The real craft scams come from escrow agents or contractor contacts purporting that a property has been finished or updated for sale.
BEC will become an incredibly popular scam over the coming years, and you’re likely to see it a lot throughout 2018. Ubiquiti disclosed $46.7 million of fraudulent wire transfers that were made thanks to BEC scams. Don’t make the mistake of thinking it won’t happen to you or someone on your team.

2. Ransomware
Ransomware is a particularly nasty form of malware that is capable of several things; the most pertinent of which that it locks down a system or dataset and then demands monetary compensation in return. It effectively holds a system or data — like a directory filled with important documents and files — ransom.

Recovery of the infected content is difficult because the ransomware also uses a secure form of encryption to essentially scramble and lock all that it touches. Encryption is generally used to protect data and systems, but in this case, it’s used to exploit people.

The infamous WannaCry attack of 2017 was a hugely successful form of ransomware, while Petya was another.

This type of attack will only get bigger, badder and bolder in 2018. You better believe that every company, no matter the industry — including real estate — is considered a lucrative target for hackers and criminals. Even more alarming is the fact that a single untrained employee clicking on an email or attachment with malicious code can result in a companywide seizure or control loss.

3. Local Attacks
Though a lot less likely in real estate, local attacks on internal systems and hardware can be a problem. Someone posing as a potential customer or even interested buyer can stop in at your local office and extract data from an unsecured computer or terminal.

The best way to prevent such a problem is to ensure you’re following proper security recommendations to protect your local hardware. Hire a security professional to assess and audit your current setup. Or, subscribe to a cloud provider for your IT needs and let them handle the security and protections of all your affected equipment and software.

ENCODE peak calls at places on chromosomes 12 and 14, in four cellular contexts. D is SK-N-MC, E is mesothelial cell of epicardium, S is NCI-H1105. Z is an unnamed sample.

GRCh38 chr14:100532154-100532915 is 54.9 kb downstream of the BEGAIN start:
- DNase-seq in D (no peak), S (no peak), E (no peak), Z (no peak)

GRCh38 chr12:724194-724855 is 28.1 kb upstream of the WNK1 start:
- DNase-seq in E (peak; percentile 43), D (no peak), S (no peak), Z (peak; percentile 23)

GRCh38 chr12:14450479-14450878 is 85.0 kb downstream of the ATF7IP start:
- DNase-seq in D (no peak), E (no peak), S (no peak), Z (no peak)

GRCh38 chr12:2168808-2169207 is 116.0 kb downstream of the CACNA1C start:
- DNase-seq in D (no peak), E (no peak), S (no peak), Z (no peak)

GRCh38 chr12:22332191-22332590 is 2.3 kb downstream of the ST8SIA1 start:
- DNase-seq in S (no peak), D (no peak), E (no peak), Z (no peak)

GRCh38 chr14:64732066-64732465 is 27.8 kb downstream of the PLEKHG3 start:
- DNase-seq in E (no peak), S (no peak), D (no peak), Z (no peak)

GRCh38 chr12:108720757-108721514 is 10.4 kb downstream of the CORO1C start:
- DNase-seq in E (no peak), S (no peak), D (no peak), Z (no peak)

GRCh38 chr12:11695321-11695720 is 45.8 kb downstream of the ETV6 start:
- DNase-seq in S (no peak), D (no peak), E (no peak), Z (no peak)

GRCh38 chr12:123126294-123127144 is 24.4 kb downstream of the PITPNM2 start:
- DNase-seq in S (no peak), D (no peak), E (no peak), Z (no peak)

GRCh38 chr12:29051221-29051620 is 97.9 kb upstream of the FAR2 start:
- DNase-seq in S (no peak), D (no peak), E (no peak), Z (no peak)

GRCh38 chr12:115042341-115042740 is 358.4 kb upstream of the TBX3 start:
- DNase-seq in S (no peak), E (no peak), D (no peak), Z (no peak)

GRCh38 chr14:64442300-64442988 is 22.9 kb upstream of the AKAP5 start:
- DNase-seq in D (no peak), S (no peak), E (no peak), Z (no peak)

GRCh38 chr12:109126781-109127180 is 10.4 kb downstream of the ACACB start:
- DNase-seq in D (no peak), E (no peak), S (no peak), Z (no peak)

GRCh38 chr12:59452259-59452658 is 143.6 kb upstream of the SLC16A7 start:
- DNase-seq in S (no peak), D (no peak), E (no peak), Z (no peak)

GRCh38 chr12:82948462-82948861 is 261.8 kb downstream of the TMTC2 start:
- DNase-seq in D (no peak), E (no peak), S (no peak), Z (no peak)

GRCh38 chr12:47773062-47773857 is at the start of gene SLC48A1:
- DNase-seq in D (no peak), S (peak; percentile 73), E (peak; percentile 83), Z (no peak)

Educate Your Real Estate Team 
These major events are concerning, and security and privacy start with you. Invest a little time getting to know how your systems work and what you can do to boost security. Furthermore, make sure you and your team have the proper training to protect all the data you handle. It’s no longer an optional concern for businesses in the modern world, even in real estate. You must be on top of your security game, as should your team members and personnel. Your brand, reputation and customers depend on you.

Photo Credit: typographyimages via pixabay

About the Author: Nathan Sykes is a Realty Biz News Contributor and enjoys writing about the latest trends, news and advice on all things business and technology. To read more by Nathan, on his technology blog.

 

Nathan Sykes About Nathan Sykes

Nathan Sykes is a Realty Biz News Contributor and enjoys writing about the latest trends, news and advice on all things business and technology. To read more by Nathan, on his technology blog

Sign up Now and get our guide on Video Marketing for Real Estate Professionals for Free

Sign up to the Realty Biz News mailing list to get updates from our site and also get our guide to Video Marketing for Real Estate professionals for free